Let’s break the code down step by step and see how we can gather 20+ years of daily stock price information for each of the SP500 member firms.

1.Import relevant Packages: As before, proceed to import the necessary packages. This time, you’ll additionally need to import the datetime module, as you will use later on to define the time window along which we want to extract data from the API.

import requests
import pandas as pd
import datetime
from datetime import datetime,timedelta

2. Define API Token: to interact with the API, you need to get an API Key, or token, in order to identify ourselves as registered Tiingo API users. With Tiingo, you can easily set up an account and get your token. Once done, all you need to do is declare it in the code and set it as a variable, such as the illustrative example below.

token1="123RUXBJKSJKFJD23Y348"

3. Import the SP500 members table yousaved as a csv file in Step 1; this can be easily done with the .read_csv method in pandas.

SP=pd.read_csv(r"/home/edo_romani1/my-python-repository/SP500stocks.csv")

4. Call the Tiingo API and get historical stock price data

You first have to set up a list of the ticker symbols to iterate over in order to make an API call for each of them, storing them in a variable ticker_symbols, which you can extend with the addition of the SP500 Index value (“SPY”) in the following line.

You can also set up the latest day (end_date variable) for which you want to call data from the API, as for each stock you will be calling the stock price history and so a time window to partition by must be set. Set the end_date to yesterday (this is calculated below with the use of the datetime and timedelta modules — datetime.now.date() gets you today’s date, to which you subtract 1 day using the timedelta function, in order to get today-1 days= yesterday).

Note: Tiingo has hourly and daily API call limits which were handled with the usage of the rate_limiter package used as a context manager. This is important to know if you are making many calls per hour/day.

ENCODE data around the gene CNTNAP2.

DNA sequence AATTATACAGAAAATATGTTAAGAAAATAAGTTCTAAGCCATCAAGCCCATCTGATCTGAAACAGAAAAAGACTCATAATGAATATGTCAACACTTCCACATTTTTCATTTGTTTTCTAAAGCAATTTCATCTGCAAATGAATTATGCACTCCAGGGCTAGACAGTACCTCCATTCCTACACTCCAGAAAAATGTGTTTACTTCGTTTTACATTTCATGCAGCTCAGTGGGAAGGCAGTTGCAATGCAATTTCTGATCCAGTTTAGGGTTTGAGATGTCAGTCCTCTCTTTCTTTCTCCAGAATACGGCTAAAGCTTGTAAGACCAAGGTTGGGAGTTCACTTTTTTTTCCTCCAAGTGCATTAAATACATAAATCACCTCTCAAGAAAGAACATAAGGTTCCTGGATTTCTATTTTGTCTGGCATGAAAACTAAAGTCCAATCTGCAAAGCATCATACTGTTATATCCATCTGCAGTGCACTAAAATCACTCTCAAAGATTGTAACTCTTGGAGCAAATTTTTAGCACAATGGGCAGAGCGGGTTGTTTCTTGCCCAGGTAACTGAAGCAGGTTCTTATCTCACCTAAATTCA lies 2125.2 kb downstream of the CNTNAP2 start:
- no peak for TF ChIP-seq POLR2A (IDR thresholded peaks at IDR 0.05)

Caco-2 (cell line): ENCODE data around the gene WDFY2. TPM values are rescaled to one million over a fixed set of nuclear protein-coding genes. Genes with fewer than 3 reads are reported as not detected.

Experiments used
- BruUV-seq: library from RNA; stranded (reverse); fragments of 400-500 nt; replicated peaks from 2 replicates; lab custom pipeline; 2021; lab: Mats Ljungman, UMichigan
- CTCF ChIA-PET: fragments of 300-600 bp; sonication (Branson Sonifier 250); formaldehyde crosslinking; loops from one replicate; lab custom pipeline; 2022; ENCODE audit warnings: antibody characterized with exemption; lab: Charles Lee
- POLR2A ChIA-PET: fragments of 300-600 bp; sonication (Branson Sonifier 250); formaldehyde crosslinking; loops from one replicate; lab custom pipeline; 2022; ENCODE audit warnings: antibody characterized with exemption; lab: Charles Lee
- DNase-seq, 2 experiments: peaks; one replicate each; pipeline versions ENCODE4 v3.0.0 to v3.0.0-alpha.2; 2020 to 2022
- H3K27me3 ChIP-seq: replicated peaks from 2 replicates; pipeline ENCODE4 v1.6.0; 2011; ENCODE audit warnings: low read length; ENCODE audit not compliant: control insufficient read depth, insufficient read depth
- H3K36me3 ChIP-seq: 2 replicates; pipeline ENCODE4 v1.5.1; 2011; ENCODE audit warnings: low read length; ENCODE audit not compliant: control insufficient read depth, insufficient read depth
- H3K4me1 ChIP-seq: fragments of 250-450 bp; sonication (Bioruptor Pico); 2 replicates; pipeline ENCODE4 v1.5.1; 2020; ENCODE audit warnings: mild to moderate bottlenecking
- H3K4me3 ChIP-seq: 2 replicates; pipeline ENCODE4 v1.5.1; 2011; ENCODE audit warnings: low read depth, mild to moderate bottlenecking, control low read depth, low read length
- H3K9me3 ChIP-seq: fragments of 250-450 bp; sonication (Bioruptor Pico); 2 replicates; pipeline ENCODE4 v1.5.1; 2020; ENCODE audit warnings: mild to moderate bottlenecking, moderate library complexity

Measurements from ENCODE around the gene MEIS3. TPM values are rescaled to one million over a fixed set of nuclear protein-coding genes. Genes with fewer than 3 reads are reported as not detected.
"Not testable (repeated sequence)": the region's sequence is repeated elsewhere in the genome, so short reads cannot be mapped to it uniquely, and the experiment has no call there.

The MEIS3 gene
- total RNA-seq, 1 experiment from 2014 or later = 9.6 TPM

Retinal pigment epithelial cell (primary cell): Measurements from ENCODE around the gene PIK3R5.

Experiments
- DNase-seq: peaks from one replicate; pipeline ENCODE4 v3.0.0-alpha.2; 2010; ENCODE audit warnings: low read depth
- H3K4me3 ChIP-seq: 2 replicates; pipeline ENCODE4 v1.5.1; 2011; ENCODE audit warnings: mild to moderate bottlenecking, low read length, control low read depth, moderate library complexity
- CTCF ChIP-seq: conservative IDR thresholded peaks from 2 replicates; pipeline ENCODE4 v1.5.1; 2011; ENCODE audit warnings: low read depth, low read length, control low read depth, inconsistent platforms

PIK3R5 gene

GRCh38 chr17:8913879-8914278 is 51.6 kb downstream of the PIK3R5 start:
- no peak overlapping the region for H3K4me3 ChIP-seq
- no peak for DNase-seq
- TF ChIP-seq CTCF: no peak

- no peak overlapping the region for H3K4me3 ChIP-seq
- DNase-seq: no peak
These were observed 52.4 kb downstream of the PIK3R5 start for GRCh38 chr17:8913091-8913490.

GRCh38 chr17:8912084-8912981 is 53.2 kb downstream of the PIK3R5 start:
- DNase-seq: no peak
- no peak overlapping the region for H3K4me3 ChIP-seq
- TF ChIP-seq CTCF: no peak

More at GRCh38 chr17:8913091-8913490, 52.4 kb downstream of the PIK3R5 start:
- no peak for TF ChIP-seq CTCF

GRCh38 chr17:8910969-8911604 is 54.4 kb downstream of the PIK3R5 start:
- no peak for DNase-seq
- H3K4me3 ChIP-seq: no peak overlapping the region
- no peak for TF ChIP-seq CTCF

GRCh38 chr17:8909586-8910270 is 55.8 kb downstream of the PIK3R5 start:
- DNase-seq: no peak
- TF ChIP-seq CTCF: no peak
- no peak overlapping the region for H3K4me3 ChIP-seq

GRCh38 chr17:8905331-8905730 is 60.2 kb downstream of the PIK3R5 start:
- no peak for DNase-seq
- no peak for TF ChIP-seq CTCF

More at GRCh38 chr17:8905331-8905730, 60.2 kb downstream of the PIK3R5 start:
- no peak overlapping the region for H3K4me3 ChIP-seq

Lastly, you need to initialize an empty list data1, which you will use to store the historical dataset for each stock price / API call.

ticker_symbols=list(SP["Symbol"])
ticker_symbols.append("SPY")
end_date=str(datetime.now().date()-timedelta(days=1))

The next lines of code are the ones where you will actually call the Tiingo API to get data for each ticker symbol of interest. First, you need to set the symbol, end_date and token parameter in the Tiingo url to submit into the request.get method; you then need to store the response into a variable r, which corresponds to the csv file containing the stock price history for the given ticker. The following few lines in the code below convert such values into a list then a dataframe df, which you will then append to the data1 collection before moving on to the next ticker_symbol in iterative fashion.

Note: the try clause is used to take handle timeout errors caused by the requests package, the following except clause repeated the same code with an extended timeout time to handle longer responses; the code is equal to the below with the only difference being the value of the timeout parameter (which was doubled), and was thus left out for simplicity.

data1=[]
for symbol in ticker_symbols:
#with rate_limiter:
try:
url = "https://api.tiingo.com/tiingo/daily/{}/prices?startDate=2000-01-03&endDate={}&format=csv&token={}".format(symbol,end_date,token1)
r = requests.get(url,timeout=10) rows=r.text.split("n")[1:-1] df=pd.DataFrame(rows)
df=df.iloc[:,0].str.split(",",13,expand=True)
df["Symbol"]=symbol
data1.append(df)

5. Save dataset into csv file: As a final step, you can use the .concat method to concatenate the list of dataframes into a single final dataset, before finally saving it into a csv file like before.

df_final=pd.concat(data1)
df_final.drop(df_final.iloc[:,6:13],axis=1,inplace=True)
df_final.to_csv(r"/home/edo_romani1/my-python-repository/historicalSP_quotes.csv",index=False)

Below is the csv view from the final output, where we can observe the initial date and the relative price data for the first firm in the sample.

Output csv file containing stock price history for SP500 members; source: Author

Now that you have two fully functioning Python scripts which get stock data from the Tiingo API, let’s see how you can automate their running with the use of the Google Cloud Platform (GCP), so that every day in which the market’s open you can gather the latest quotes of the prior day. I will display how we can make use of Google’s Compute Engine, Cloud Functions, Cloud Storage and GoogleBigQuery to set up a simple data ingestion workflow which will be based off of these two scripts running on the cloud, and thus moving away from our locale machines.